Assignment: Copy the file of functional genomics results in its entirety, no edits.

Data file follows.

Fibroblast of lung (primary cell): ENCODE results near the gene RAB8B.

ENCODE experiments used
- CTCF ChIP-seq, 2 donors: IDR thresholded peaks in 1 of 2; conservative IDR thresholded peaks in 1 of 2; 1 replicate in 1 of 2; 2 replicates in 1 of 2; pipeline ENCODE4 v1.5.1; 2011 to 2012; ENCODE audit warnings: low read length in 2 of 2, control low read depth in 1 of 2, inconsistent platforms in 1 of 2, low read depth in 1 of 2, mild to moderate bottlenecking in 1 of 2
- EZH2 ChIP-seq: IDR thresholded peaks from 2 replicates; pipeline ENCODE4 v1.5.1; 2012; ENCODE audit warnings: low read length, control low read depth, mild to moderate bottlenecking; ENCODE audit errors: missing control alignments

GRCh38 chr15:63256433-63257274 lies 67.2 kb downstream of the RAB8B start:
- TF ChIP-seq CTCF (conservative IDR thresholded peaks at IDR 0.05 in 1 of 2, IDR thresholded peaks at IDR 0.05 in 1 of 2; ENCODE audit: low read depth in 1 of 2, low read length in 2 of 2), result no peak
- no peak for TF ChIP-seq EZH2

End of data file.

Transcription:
Fibroblast of lung (primary cell): ENCODE results near the gene RAB8B.

ENCODE experiments used
- CTCF ChIP-seq, 2 donors: IDR thresholded peaks in 1 of 2; conservative IDR thresholded peaks in 1 of 2; 1 replicate in 1 of 2; 2 replicates in 1 of 2; pipeline ENCODE4 v1.5.1; 2011 to 2012; ENCODE audit warnings: low read length in 2 of 2, control low read depth in 1 of 2, inconsistent platforms in 1 of 2, low read depth in 1 of 2, mild to moderate bottlenecking in 1 of 2
- EZH2 ChIP-seq: IDR thresholded peaks from 2 replicates; pipeline ENCODE4 v1.5.1; 2012; ENCODE audit warnings: low read length, control low read depth, mild to moderate bottlenecking; ENCODE audit errors: missing control alignments

GRCh38 chr15:63256433-63257274 lies 67.2 kb downstream of the RAB8B start:
- TF ChIP-seq CTCF (conservative IDR thresholded peaks at IDR 0.05 in 1 of 2, IDR thresholded peaks at IDR 0.05 in 1 of 2; ENCODE audit: low read depth in 1 of 2, low read length in 2 of 2), result no peak
- no peak for TF ChIP-seq EZH2